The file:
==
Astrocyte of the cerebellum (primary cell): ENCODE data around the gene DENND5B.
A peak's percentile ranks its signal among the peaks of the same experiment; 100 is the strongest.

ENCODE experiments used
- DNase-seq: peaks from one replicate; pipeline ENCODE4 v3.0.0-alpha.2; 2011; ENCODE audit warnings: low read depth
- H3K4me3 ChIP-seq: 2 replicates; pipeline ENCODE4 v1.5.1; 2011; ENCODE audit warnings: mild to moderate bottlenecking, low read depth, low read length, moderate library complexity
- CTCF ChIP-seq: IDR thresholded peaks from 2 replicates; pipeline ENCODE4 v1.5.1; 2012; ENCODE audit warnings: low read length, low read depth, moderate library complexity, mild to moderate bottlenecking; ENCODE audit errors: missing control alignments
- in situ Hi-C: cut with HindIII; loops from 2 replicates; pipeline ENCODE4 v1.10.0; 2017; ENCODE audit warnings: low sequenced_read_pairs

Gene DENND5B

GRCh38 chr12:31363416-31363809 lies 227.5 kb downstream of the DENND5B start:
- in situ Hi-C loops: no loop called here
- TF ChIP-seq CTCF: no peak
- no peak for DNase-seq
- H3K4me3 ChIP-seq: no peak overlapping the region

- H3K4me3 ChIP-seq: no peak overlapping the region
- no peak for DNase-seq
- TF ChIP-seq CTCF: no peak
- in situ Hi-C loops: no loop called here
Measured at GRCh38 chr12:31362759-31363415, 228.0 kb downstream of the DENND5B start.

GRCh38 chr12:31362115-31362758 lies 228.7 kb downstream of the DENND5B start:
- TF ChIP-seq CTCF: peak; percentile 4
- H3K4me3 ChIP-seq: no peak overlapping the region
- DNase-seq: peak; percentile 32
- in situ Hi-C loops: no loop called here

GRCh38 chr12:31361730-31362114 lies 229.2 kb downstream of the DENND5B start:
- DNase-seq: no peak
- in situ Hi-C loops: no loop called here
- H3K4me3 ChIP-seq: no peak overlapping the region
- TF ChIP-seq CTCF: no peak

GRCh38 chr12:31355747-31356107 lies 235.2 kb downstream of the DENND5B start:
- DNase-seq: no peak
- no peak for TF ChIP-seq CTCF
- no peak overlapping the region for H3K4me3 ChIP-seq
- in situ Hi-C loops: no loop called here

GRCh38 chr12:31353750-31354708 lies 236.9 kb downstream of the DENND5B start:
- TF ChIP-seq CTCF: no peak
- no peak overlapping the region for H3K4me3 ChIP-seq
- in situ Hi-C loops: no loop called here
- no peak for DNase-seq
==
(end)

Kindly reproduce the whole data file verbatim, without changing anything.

Astrocyte of the cerebellum (primary cell): ENCODE data around the gene DENND5B.
A peak's percentile ranks its signal among the peaks of the same experiment; 100 is the strongest.

ENCODE experiments used
- DNase-seq: peaks from one replicate; pipeline ENCODE4 v3.0.0-alpha.2; 2011; ENCODE audit warnings: low read depth
- H3K4me3 ChIP-seq: 2 replicates; pipeline ENCODE4 v1.5.1; 2011; ENCODE audit warnings: mild to moderate bottlenecking, low read depth, low read length, moderate library complexity
- CTCF ChIP-seq: IDR thresholded peaks from 2 replicates; pipeline ENCODE4 v1.5.1; 2012; ENCODE audit warnings: low read length, low read depth, moderate library complexity, mild to moderate bottlenecking; ENCODE audit errors: missing control alignments
- in situ Hi-C: cut with HindIII; loops from 2 replicates; pipeline ENCODE4 v1.10.0; 2017; ENCODE audit warnings: low sequenced_read_pairs

Gene DENND5B

GRCh38 chr12:31363416-31363809 lies 227.5 kb downstream of the DENND5B start:
- in situ Hi-C loops: no loop called here
- TF ChIP-seq CTCF: no peak
- no peak for DNase-seq
- H3K4me3 ChIP-seq: no peak overlapping the region

- H3K4me3 ChIP-seq: no peak overlapping the region
- no peak for DNase-seq
- TF ChIP-seq CTCF: no peak
- in situ Hi-C loops: no loop called here
Measured at GRCh38 chr12:31362759-31363415, 228.0 kb downstream of the DENND5B start.

GRCh38 chr12:31362115-31362758 lies 228.7 kb downstream of the DENND5B start:
- TF ChIP-seq CTCF: peak; percentile 4
- H3K4me3 ChIP-seq: no peak overlapping the region
- DNase-seq: peak; percentile 32
- in situ Hi-C loops: no loop called here

GRCh38 chr12:31361730-31362114 lies 229.2 kb downstream of the DENND5B start:
- DNase-seq: no peak
- in situ Hi-C loops: no loop called here
- H3K4me3 ChIP-seq: no peak overlapping the region
- TF ChIP-seq CTCF: no peak

GRCh38 chr12:31355747-31356107 lies 235.2 kb downstream of the DENND5B start:
- DNase-seq: no peak
- no peak for TF ChIP-seq CTCF
- no peak overlapping the region for H3K4me3 ChIP-seq
- in situ Hi-C loops: no loop called here

GRCh38 chr12:31353750-31354708 lies 236.9 kb downstream of the DENND5B start:
- TF ChIP-seq CTCF: no peak
- no peak overlapping the region for H3K4me3 ChIP-seq
- in situ Hi-C loops: no loop called here
- no peak for DNase-seq